To help animators bring MC Skat Kat to life, they hired the incredibly talented Michael Chambers, aka “Boogaloo Shrimp” to do all of his dance moves and poses. Finding out this specific fact alone was well worth the effort of doing research for this post, since I’m fresh off the latest episode of Cult Film Club where we gush all over Breakin’ and its sequel, Breakin’ 2: Electric Boogaloo, which both star Michael Chambers as Turbo.
For a deeper dive into the creation of MC Skat Kat and his short-lived legacy, I highly recommend giving this Vulture article a read.
MC Skat Kat and The Stray Mob Character Bios
MC Skat Kat’s posse includes a rag tag bunch of cartoon cats–excuse me, Kats–who each have a distinct personality and vocals that can be heard at various points on the album. The official press release announcing The Adventures of MC Skat Kat and the Stray Mob is an absolute goldmine for getting to know more about these characters, since the Skat Katverse seems to be sadly confined to this album, with a few exceptions being the “Opposites Attract” video itself, and miscellaneous individual appearances in other cartoons. Huge shout out to the official Paula-Abdul.com fan site for posting photos of it, along with other super rare MC Skat Kat artifacts.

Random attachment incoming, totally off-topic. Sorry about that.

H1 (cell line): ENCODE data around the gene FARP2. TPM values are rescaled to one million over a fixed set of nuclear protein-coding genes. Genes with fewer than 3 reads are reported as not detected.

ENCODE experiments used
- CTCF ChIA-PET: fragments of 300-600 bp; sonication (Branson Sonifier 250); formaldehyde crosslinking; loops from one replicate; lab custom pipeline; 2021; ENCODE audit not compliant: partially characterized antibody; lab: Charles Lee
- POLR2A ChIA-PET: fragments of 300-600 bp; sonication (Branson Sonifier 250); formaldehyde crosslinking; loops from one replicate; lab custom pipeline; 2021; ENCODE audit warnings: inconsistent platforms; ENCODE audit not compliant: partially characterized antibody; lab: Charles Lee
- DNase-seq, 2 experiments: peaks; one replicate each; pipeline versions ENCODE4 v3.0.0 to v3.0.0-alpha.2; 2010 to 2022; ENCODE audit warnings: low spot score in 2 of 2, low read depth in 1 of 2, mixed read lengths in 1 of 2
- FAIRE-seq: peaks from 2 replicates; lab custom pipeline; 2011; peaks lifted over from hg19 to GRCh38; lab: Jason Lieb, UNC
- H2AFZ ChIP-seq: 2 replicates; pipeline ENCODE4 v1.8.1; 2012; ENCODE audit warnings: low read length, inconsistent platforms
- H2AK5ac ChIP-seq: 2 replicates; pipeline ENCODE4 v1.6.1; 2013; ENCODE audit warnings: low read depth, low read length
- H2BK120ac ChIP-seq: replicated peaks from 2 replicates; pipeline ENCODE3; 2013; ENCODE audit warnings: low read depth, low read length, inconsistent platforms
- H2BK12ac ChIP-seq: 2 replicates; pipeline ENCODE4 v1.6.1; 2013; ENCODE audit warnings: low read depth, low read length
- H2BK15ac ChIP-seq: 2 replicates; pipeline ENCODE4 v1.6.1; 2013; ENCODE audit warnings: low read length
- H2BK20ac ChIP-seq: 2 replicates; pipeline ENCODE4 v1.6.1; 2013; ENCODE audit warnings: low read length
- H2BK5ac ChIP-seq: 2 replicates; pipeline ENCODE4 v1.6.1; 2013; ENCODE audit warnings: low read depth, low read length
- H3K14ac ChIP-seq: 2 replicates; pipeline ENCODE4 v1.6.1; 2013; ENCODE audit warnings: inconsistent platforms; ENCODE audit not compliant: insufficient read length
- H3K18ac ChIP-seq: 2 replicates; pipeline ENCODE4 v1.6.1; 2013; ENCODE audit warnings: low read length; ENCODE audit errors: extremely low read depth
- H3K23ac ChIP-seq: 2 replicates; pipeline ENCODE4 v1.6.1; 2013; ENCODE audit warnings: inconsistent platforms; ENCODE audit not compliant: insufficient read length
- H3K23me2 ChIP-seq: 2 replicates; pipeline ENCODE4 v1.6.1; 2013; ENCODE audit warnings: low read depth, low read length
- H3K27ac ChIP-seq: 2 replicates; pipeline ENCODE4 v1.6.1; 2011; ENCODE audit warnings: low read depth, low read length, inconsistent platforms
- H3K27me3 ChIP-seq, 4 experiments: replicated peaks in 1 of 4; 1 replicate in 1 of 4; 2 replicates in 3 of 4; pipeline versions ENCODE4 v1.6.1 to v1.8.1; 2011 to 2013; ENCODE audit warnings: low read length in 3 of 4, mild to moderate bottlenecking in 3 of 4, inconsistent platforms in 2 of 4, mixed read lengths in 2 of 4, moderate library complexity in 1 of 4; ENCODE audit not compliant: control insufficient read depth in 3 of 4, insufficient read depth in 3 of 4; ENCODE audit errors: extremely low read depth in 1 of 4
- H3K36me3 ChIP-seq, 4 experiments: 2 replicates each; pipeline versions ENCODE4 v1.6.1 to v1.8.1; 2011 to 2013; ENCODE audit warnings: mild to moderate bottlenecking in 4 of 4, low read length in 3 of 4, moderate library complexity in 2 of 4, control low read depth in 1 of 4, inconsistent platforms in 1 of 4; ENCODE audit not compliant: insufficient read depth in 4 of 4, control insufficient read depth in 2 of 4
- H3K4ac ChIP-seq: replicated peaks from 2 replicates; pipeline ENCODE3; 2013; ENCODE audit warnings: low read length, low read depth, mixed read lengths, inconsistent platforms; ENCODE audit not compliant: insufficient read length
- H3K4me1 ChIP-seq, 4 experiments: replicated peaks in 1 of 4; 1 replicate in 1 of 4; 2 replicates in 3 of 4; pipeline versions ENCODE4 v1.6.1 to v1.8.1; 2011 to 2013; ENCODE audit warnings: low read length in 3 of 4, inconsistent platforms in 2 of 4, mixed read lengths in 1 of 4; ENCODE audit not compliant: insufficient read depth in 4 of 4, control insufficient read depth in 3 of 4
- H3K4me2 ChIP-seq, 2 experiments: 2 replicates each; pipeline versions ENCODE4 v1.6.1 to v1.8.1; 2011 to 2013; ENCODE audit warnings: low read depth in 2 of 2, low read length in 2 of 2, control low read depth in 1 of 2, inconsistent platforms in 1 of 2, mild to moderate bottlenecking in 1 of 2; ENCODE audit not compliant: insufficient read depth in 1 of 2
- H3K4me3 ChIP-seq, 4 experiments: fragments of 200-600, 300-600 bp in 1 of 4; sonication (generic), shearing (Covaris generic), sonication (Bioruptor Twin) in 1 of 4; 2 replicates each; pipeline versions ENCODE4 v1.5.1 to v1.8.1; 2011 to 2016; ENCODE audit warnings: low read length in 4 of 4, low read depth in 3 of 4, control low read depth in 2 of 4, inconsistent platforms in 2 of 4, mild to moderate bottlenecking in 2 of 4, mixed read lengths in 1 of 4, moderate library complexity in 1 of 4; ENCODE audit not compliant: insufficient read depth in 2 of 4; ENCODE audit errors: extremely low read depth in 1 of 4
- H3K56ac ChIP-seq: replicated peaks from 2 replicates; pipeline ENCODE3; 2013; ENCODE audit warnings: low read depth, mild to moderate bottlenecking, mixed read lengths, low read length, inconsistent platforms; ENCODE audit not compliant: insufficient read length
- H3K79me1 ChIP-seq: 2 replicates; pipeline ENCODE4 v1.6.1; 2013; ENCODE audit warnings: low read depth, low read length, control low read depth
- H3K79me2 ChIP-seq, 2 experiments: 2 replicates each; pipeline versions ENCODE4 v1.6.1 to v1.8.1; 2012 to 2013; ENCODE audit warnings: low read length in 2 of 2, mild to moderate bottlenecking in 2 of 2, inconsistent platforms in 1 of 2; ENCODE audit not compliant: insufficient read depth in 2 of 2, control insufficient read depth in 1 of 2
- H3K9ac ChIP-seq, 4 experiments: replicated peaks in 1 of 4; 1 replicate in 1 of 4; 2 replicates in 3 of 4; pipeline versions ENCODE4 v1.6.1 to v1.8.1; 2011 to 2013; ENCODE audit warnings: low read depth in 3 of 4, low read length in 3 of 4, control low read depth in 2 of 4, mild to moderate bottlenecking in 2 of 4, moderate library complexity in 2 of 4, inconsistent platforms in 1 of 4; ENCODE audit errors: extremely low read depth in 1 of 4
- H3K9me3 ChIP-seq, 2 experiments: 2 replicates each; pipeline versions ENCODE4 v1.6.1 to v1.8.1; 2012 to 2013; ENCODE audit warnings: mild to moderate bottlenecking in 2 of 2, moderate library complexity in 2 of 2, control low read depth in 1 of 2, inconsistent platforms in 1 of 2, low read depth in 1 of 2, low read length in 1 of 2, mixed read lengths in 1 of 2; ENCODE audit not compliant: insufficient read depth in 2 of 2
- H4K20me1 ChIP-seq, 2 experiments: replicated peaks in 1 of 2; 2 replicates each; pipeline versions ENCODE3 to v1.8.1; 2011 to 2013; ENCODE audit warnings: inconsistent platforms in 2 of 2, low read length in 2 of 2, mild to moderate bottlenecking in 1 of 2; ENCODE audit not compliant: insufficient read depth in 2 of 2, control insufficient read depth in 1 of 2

Here’s a closer look at each character, with bios quoted directly from the press release:
MC Skat Kat
The Stray Mob
With all of this hype and build-up, by now you’re probably wondering how good the actual album is. Well, I’m here to tell you that it’s GREAT. Surprisingly so, for an album that’s basically a spinoff of a music video.